Disposable Film Festival – filmmaking workshop TODAY!

The Disposable Film Festival was created in 2007 to celebrate the artistic potential of disposable video: short films made on non-professional devices such as one-time use video cameras, cell phones, point and shoot cameras, webcams, computer screen capture software, and other readily available video capture devices. With people everywhere gaining access to these devices, we felt the time was right to draw attention to the creative potential of this new mode of filmmaking. Far beyond its initial roles for video blogging and documentation, the DFF offers a forum to display how disposable media can be used for creative purposes. The DFF hosts screenings, competitions, and other events to showcase the best work within the disposable genre.

Disposable Filmmaking Workshop

Community Director at Vimeo.com, Blake Whitman watches a lot of videos, and so he knows a thing or two about what makes a good film. In this workshop, he’ll go over everything from basic shooting techniques, editing styles, and instruct how to stitch photos together to create an animation (known around the interwebs as photomotion). Class starts at noon and breakfast is provided. Free!
Sunday, March 7th, 12 noon at Artist Television Access [map]

Aiptek Pencam SD — Digital Holga, or a better Digital Harinezumi?


I took this picture with a Aiptek Pencam SD, a camera I liken to the Digital Harinezumi. The Pencam SD is roughly the same size, and does 1280×960 max resolution (still), and 6-8 frames per second at 640×480. Like the Digital Harinezumi, the Pencam SD has 64MB of built-in memory and an SD card slot. Instead of an expensive CR2 battery, the Pencam SD uses AAA batteries – I have a stack of rechargeable AAAs at home.

Unlike the DH, the Aiptek is less than $20.

Is this a “Digital Holga”?  Probably not, while it can vignette, it can take impressively sharp pictures in the right light.
Is the viewfinder a best guesstimate of the image area? Definitely.
Is it fun to shoot with? Extremely – I prefer not being able to see the photo until after I get home.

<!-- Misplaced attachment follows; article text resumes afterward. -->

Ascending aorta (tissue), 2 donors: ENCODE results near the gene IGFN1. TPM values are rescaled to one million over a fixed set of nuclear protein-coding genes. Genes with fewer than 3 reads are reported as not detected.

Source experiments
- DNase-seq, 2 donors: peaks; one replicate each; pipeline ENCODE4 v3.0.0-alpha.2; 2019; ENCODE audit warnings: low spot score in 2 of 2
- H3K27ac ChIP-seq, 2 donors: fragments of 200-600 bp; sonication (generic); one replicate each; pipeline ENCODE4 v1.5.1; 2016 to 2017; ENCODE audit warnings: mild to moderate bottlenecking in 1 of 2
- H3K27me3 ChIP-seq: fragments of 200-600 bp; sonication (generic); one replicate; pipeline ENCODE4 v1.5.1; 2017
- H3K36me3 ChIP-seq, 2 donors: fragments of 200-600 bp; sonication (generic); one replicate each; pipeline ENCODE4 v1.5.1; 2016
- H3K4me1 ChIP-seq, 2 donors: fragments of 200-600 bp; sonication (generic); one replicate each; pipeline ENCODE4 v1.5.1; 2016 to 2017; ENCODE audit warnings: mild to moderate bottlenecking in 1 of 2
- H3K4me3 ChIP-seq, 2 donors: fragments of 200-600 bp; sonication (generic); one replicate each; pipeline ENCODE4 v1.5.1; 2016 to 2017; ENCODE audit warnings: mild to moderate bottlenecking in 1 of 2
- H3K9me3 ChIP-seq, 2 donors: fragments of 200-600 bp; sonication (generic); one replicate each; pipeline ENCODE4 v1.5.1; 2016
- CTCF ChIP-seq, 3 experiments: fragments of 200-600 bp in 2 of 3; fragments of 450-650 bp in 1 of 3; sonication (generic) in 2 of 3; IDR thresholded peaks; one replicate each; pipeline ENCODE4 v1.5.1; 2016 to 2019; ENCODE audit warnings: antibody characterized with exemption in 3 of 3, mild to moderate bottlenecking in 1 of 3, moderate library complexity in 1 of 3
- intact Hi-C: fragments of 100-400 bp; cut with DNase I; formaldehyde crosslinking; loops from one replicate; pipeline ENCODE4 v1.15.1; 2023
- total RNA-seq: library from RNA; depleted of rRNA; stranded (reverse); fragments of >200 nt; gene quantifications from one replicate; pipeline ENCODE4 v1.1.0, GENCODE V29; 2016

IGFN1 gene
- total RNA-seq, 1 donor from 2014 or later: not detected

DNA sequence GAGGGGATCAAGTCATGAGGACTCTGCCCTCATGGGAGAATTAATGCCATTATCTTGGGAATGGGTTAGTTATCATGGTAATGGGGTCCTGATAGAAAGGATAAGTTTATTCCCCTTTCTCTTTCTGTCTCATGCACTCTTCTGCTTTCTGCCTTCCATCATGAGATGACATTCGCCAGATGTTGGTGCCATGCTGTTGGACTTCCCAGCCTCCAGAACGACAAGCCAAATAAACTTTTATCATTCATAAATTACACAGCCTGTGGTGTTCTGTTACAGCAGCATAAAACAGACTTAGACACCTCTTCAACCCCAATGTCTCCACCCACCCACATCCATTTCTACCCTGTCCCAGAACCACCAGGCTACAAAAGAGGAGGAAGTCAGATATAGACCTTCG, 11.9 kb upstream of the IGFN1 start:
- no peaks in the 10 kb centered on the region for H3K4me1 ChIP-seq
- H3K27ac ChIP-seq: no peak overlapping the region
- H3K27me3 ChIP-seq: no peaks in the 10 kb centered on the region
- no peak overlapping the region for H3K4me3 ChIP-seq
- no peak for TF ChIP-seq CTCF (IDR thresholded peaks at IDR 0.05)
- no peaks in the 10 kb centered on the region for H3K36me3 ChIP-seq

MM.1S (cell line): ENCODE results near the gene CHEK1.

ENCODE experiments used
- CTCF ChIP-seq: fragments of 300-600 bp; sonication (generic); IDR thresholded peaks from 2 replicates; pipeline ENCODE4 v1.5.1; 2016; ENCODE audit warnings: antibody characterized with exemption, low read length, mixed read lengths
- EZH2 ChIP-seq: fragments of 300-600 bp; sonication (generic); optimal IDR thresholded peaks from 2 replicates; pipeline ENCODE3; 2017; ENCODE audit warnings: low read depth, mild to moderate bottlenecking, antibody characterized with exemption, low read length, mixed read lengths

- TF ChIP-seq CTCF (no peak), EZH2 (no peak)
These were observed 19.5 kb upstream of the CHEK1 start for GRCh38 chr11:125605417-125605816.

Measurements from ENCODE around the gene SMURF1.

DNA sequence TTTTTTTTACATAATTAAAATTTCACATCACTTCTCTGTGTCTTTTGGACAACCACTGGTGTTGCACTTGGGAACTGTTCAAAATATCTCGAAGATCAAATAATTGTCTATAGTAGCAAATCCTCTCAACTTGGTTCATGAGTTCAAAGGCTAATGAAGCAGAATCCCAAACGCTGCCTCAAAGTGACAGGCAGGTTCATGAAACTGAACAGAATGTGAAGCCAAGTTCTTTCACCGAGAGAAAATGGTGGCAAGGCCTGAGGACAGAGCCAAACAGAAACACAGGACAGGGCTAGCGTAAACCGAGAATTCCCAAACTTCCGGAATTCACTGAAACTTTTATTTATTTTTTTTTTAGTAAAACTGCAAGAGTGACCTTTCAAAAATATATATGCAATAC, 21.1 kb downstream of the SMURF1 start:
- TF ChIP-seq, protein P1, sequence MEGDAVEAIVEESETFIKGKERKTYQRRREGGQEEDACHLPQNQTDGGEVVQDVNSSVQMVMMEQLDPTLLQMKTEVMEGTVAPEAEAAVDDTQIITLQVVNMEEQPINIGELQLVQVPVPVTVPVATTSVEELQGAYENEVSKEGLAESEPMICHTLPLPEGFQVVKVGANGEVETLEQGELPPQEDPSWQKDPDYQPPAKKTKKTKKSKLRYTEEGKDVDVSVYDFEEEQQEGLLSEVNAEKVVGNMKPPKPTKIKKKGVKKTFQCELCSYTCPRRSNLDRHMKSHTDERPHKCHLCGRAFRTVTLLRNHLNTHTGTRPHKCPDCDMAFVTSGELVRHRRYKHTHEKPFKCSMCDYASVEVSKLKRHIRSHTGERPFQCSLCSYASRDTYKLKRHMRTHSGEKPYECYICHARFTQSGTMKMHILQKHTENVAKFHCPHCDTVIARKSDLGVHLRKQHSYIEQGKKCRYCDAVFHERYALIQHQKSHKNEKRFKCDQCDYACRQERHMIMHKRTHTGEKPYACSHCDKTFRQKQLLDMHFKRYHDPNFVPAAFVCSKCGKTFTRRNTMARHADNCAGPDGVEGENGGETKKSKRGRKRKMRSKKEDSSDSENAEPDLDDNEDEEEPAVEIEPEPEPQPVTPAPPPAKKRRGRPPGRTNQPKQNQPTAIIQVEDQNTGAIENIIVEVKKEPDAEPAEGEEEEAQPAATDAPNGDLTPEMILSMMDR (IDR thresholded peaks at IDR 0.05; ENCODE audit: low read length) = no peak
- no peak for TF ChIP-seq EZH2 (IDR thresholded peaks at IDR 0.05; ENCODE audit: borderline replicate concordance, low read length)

Being able to record sound with the Digital Harinezumi 2 would be interesting, but I really like the effects people have created by adding soundtracks to silent video created with the original Digital Harinezumi.

Toy camera effects with digital SLRs

I love lo-fi photography.

Shooting lo-fi removes any obsession with capturing the “perfect” image. With lo-fi photography, I focus more on composition, creativity and experimentation than when I shoot with a “real” camera. Vignetting, soft edge focus, light aberrations, limited exposure latitude, color casts, even light leaks – the imperfections add a level of personality to the photo.

I have a collection of my lo-fi photography up at http://lowresolution.kataan.org.

One of my favorite lo-fi cameras is the SiPix Stylecam Blink. It only shoots 640×480, but has a wonderful dream-like plastic camera effect. And, it was only $10 on eBay!

I would like to get a little more resolution than is possible with most lo-fi digicams. Enter Randy Smith at Holgamods. He’s made tweaks to Holga cameras for years, adding black flocking to the insides, adding a bulb setting and remote shutter release threads. Dude from peculiarplanet.com has done some wonderful night-time photography with his.

Randy has taken a Holga lens, mounted it on a Canon lens cap, and made a digital Holga hybrid. What a wonderful idea! Some of the samples on the net have the same plastic camera quality, but with none of the complication and expense of shooting on 120 film.

Some photo examples with the digital Holga lens are online here.

Lensbaby.com has another alternative – a tilt-shift lens made for several modern camera mounts. Version 1 uses a rubber assembly to hold in aperture rings. Version 2 has a sharper lens and uses magnetic locks to hold the aperture rings in place. The 3G model allows for pinpoint focusing and tilt lock. Both the Holga lens add-on and Lensbabies give modern digital DSLR shooters a means for creative, frivolous shooting. Very cool.

If you want do get that same toy camera effect digitally, see my previous post about the Holganizer. In addition, there are Holga actions for Photoshop that let you automate the effects process. But, it’s a lot of fun to shoot with a plastic camera!